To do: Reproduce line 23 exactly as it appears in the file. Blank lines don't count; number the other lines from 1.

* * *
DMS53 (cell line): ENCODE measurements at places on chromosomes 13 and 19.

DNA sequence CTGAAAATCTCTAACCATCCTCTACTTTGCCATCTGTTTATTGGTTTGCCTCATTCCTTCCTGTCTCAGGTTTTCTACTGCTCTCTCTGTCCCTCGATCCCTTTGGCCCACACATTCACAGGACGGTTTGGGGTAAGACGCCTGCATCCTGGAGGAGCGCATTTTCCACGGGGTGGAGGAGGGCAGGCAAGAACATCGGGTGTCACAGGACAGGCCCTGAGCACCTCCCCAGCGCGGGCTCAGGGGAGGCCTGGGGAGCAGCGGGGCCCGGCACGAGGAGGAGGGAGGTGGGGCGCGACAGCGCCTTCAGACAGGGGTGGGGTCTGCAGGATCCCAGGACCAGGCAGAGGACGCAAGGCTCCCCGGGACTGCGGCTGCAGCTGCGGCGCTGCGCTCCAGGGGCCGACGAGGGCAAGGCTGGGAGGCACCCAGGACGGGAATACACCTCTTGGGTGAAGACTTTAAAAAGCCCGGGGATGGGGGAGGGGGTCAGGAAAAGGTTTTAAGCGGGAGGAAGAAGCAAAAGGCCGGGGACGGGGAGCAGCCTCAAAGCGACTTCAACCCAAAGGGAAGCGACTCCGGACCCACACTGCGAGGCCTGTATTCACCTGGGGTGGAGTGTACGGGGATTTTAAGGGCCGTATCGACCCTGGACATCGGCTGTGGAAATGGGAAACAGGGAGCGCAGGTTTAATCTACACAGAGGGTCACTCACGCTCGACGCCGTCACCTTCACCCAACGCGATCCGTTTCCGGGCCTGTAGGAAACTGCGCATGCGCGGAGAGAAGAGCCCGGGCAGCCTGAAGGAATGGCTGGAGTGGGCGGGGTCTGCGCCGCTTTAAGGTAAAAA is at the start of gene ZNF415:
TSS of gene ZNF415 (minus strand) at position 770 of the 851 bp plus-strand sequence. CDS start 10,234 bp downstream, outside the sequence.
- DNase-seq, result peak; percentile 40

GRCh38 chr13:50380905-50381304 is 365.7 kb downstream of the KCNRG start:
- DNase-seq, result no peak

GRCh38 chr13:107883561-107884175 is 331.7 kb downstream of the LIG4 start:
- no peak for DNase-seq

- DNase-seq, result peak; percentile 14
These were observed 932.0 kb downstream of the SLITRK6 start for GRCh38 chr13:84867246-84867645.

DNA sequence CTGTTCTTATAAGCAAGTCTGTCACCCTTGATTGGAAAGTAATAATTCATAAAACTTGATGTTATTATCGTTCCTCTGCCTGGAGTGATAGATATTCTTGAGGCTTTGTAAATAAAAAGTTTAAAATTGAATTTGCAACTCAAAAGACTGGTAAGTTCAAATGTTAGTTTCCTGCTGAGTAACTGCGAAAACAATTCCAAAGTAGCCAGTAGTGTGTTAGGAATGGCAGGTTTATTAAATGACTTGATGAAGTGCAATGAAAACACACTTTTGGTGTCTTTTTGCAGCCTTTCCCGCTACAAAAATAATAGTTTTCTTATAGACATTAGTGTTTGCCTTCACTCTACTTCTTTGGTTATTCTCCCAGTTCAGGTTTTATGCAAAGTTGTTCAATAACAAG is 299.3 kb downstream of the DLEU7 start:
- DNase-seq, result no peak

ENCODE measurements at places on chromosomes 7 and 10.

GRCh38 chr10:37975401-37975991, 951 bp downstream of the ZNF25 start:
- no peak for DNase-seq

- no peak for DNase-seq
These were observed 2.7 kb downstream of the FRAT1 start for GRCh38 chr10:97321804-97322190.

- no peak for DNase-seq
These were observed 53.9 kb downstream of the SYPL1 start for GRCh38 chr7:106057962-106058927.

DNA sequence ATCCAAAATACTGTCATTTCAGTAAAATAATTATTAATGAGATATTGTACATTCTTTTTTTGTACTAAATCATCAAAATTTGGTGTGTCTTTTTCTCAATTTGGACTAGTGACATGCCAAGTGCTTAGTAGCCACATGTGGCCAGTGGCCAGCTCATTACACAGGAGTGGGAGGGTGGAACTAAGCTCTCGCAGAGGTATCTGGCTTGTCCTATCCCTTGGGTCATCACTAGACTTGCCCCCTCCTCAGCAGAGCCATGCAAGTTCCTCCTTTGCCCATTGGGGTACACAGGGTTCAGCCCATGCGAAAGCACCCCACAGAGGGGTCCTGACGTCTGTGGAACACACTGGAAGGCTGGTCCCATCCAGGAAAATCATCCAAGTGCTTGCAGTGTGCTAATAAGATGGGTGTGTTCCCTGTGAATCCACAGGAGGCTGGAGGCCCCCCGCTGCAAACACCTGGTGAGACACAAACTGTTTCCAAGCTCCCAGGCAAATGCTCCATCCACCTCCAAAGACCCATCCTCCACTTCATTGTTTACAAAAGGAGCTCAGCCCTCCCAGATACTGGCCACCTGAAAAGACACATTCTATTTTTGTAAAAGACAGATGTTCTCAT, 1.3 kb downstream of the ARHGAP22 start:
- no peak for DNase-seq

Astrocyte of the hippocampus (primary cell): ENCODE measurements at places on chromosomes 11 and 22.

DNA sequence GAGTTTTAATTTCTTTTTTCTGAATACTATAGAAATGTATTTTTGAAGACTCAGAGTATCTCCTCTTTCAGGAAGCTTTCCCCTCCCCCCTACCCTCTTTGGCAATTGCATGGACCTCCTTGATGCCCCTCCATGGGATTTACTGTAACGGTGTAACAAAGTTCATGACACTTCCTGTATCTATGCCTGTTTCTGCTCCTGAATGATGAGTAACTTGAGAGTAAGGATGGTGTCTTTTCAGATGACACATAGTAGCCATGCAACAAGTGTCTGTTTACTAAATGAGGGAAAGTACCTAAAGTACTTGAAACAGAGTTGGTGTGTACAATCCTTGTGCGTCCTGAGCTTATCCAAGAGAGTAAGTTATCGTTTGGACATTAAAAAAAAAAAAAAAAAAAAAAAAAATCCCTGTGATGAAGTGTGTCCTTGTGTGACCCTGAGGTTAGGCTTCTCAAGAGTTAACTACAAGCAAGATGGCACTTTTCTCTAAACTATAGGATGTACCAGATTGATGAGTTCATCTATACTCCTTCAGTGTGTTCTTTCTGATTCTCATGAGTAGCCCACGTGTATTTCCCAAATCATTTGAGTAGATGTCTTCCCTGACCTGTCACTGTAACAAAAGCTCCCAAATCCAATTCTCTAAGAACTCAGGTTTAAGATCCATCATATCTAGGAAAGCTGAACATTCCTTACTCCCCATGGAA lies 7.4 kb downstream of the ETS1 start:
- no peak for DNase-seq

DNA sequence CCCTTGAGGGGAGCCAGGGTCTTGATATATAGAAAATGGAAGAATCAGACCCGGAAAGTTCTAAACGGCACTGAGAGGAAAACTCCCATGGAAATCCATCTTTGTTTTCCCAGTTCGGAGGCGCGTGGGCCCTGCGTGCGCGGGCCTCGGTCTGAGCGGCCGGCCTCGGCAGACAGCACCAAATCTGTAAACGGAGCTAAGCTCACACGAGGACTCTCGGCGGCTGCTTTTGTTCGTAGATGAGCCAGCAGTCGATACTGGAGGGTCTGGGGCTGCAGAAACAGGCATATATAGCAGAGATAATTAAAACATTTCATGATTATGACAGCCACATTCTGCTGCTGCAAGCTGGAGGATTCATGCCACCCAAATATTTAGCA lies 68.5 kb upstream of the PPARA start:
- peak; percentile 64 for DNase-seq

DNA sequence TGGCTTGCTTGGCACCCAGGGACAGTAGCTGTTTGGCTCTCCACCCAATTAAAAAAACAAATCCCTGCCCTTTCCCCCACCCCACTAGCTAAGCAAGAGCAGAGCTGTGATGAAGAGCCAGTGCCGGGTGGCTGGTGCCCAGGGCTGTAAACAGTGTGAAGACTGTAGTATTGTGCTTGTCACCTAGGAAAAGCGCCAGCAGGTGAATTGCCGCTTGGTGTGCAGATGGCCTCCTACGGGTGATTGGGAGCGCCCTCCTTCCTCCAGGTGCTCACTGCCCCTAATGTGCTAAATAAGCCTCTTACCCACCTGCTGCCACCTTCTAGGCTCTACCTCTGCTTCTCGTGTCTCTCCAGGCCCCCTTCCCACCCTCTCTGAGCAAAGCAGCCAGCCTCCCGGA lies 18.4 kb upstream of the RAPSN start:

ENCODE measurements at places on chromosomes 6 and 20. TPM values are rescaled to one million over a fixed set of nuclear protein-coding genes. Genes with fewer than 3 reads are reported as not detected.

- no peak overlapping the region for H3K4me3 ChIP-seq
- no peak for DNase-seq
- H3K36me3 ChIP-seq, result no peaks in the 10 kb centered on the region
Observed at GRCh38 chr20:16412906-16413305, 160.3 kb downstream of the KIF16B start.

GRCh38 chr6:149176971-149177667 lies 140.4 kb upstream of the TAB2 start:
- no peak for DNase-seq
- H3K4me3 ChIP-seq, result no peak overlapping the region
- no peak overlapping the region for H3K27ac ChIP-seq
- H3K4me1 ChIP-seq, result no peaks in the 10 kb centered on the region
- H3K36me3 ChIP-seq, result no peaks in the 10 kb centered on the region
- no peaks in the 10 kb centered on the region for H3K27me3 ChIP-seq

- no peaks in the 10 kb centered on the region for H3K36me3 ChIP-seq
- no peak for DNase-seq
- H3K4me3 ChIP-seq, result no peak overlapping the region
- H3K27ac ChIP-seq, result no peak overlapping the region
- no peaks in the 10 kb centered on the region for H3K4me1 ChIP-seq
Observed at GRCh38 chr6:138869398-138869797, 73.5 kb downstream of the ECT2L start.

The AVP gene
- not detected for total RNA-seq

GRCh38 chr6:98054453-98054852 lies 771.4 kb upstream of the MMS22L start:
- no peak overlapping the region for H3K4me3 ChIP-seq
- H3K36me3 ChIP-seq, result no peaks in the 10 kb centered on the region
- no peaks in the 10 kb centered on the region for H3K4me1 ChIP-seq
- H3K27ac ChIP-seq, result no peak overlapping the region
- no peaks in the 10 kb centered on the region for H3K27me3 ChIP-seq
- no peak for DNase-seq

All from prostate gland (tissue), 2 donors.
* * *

DNA sequence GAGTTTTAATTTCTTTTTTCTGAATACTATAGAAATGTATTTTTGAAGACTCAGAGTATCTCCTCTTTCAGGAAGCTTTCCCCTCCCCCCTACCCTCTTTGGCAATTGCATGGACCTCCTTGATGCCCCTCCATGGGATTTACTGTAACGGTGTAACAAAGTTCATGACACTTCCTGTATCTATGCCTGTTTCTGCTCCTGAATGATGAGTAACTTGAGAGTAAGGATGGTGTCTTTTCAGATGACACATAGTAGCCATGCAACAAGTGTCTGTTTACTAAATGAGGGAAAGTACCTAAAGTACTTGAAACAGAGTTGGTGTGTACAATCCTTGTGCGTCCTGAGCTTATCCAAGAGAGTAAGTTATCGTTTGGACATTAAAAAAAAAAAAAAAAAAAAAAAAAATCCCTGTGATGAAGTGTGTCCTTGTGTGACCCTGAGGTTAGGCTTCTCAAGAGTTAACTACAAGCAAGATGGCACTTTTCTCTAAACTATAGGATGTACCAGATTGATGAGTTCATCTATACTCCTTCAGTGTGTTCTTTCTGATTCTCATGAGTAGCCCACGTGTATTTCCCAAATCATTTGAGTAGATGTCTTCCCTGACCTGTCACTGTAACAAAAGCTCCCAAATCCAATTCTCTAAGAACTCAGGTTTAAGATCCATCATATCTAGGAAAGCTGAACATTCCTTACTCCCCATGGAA lies 7.4 kb downstream of the ETS1 start: